2. Once everything is slightly browned, add the rice and stir-fry until rice is fragrant. Rice should be slightly harder to the bite, yet still retain some degree of moisture. (This should take 5-10 minutes depending on the heat of your stove top.) 
3. Season on salt and garlic powder. 
4. Mix in the two beaten eggs and keep the rice moving in the wok until the eggs are fully cooked and dispersed throughout. 
5. Finally, add the sesame and make sure all ingredients are mixed evenly. 
6. Remove the fried rice from the heat and add the sesame oil. Mix well.

Optional: top with XO sauce - spicy dried scallop sauce 

Sunday, February 14, 2016

Strawberry almond filled King Cake



Yes, I realize Mardi Gras is over and now it's full blown Lent, but I can still enjoy my King Cake if I didn't give up sweets, right?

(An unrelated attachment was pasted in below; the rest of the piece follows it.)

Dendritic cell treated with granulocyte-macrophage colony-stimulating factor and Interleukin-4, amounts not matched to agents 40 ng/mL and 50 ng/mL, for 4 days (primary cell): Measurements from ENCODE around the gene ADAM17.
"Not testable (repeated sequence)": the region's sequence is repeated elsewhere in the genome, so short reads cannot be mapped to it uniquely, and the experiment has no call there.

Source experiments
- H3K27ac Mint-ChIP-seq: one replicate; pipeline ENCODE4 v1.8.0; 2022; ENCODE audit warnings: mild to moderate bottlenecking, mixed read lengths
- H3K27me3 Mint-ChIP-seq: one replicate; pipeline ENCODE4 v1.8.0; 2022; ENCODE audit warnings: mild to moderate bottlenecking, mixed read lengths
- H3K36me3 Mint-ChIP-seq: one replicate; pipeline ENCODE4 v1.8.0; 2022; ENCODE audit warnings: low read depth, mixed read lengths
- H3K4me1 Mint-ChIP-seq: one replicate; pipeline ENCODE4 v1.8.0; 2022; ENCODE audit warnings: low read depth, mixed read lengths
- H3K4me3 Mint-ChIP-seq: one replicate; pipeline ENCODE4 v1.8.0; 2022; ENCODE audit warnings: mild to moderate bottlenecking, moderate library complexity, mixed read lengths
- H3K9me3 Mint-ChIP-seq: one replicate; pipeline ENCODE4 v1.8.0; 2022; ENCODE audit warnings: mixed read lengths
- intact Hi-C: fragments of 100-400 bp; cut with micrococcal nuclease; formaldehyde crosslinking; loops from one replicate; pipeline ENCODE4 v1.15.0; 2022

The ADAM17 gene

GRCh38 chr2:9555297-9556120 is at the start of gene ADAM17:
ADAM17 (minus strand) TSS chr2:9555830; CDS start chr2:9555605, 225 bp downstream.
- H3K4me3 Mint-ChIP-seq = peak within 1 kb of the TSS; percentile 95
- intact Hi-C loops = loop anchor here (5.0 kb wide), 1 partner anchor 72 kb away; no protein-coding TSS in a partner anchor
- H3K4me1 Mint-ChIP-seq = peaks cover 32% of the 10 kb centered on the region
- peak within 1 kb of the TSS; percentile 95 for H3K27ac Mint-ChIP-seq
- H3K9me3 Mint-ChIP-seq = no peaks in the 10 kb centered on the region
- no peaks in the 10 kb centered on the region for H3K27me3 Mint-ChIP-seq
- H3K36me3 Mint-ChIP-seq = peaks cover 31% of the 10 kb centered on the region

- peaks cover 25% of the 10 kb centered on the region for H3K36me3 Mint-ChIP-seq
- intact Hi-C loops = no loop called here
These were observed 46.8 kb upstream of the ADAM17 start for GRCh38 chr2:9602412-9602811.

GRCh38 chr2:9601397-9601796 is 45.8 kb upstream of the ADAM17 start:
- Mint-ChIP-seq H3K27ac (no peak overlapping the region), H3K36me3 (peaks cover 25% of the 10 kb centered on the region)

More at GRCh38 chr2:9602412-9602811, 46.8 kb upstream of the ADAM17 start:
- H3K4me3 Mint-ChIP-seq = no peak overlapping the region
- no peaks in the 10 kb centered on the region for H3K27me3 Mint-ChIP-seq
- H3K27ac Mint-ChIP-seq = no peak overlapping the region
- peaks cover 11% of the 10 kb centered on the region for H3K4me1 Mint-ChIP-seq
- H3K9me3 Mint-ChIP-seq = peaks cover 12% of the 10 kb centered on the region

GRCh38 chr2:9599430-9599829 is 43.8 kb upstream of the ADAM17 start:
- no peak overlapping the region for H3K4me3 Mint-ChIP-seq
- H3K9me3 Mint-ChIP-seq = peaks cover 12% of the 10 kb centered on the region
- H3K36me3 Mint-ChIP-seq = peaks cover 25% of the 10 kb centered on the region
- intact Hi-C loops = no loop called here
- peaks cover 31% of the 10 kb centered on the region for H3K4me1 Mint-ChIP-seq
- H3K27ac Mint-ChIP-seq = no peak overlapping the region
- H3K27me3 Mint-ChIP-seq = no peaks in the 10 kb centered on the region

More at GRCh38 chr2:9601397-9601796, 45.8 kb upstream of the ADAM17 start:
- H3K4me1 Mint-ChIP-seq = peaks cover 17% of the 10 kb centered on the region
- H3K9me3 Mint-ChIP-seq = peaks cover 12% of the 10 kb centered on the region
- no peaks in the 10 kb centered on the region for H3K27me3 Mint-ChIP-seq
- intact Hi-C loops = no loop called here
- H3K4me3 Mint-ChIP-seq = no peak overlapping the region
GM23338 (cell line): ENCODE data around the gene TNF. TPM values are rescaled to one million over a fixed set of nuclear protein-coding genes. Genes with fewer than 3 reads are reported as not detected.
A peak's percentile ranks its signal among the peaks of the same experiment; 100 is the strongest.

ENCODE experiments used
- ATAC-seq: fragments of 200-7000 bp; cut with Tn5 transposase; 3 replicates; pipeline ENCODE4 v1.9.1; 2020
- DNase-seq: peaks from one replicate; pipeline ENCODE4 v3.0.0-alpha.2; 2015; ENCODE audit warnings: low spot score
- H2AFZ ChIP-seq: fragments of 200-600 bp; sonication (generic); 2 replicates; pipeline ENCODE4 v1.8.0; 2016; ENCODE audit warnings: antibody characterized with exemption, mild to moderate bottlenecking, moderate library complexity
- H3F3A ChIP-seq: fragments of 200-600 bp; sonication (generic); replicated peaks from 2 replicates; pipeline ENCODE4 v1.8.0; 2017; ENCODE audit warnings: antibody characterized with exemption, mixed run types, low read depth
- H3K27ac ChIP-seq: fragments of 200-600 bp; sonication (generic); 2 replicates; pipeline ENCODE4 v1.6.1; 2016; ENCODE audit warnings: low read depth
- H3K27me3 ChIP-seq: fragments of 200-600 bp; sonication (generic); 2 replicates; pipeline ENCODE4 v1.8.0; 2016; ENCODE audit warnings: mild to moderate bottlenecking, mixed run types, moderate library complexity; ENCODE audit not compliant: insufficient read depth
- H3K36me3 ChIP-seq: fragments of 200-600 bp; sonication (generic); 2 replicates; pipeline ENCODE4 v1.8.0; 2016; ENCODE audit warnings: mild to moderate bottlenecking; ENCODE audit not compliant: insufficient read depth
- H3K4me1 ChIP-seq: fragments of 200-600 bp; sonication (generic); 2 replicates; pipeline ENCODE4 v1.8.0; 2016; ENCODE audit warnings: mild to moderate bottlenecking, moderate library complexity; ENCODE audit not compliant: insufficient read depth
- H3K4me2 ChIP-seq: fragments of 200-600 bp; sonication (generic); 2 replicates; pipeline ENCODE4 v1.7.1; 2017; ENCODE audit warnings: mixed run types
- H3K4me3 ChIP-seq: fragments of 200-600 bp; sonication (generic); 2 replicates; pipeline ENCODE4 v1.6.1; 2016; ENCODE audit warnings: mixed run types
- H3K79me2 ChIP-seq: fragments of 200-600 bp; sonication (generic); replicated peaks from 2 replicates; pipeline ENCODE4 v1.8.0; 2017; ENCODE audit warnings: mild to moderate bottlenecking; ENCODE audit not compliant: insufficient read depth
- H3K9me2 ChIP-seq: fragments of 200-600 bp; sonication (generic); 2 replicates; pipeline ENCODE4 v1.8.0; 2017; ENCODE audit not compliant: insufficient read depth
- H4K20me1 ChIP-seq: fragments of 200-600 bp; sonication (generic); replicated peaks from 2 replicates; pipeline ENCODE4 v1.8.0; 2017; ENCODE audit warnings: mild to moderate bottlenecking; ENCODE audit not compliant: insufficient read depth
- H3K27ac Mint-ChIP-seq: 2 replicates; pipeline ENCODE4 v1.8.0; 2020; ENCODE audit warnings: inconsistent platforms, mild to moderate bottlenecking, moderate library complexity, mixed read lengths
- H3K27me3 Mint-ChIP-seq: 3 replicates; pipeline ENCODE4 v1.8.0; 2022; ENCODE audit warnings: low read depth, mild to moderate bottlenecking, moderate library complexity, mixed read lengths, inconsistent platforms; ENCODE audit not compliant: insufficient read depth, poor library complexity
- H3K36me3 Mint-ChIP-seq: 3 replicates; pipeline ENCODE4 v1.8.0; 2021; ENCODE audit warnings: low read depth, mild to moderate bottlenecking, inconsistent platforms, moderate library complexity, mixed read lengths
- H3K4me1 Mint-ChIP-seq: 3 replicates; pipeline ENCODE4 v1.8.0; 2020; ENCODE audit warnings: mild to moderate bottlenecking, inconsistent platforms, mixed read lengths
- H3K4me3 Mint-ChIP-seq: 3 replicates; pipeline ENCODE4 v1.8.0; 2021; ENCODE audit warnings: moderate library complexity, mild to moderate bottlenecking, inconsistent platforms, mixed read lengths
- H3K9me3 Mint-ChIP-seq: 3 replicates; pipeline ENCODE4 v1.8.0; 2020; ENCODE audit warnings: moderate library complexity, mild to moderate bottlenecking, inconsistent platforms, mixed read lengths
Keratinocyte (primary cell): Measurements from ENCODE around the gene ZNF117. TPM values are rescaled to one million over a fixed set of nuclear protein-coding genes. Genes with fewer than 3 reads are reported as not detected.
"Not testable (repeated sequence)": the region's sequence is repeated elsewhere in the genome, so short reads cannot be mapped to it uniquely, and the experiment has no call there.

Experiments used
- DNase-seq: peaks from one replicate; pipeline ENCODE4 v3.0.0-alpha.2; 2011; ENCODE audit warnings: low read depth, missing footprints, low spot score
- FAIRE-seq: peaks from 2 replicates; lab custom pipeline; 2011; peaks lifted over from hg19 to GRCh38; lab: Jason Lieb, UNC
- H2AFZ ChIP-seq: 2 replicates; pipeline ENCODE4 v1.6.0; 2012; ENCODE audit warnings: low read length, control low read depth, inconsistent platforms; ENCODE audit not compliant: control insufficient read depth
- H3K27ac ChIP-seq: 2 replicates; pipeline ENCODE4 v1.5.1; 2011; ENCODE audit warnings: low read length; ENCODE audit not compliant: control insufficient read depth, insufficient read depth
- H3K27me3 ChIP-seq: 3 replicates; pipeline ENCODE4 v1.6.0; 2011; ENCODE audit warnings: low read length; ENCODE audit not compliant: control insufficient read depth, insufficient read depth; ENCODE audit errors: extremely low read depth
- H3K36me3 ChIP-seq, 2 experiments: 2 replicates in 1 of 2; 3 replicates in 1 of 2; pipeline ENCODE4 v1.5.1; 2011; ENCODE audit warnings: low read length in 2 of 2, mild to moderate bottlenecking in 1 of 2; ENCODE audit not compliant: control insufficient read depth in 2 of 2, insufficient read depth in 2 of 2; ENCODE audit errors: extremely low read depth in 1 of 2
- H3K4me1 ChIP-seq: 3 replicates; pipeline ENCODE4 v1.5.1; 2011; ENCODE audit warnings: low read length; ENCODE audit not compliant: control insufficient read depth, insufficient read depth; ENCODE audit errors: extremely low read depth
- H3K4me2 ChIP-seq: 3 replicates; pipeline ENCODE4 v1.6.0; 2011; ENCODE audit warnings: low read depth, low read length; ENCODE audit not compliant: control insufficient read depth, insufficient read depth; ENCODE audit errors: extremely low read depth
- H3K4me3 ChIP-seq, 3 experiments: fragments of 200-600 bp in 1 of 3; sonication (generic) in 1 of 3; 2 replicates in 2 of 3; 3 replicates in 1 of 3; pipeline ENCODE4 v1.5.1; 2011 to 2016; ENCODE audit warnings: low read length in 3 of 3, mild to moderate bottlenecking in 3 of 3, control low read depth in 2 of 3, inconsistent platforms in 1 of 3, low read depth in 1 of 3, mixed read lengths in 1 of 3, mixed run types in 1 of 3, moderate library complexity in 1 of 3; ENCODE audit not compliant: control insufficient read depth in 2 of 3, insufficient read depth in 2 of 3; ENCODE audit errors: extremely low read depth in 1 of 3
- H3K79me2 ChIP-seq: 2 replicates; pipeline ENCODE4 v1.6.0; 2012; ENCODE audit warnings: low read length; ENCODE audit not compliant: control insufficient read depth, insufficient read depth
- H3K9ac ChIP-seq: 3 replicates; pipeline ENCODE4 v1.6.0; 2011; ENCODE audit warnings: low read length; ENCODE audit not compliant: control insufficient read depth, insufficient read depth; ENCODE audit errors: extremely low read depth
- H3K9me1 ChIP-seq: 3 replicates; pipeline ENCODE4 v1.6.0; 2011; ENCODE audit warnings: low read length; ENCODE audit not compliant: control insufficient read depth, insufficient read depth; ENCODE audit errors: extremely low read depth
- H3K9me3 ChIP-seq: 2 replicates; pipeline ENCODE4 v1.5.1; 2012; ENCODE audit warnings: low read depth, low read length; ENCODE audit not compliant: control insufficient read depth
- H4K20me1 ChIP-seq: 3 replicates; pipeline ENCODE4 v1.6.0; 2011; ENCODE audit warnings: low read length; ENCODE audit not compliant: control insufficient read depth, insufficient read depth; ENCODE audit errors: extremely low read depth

I had a particularly eventful Valentine's Day weekend this year not only because I had plenty of this healthily-filled King Cake leftover from Mardi Gras, but also because I was fostering the sweetest pitbull, Snow. On Valentine's Day, Henok and I had a lovely mid-morning picnic at the park with fresh strawberries, navel oranges, and homemade King Cake while Snow had a great time frolicking / charging around the dog park.

Henok made the King Cake from the classic Mam Papaul's box mix with his own touch. The King Cake came out more bread-like than flaky pastry-like, which is fine with me because I can eat cinnamon bread every day, which I have done the past week. And though the real secret to his King Cake is TLC, I was really impressed by the creativity in his filling. Instead of the usual cream cheese, he simply substituted with fresh local strawberries, raw almonds, and no sugar added muesli. Both of us have outgrown our sweet teeth, so I was very grateful that he went light on the icing.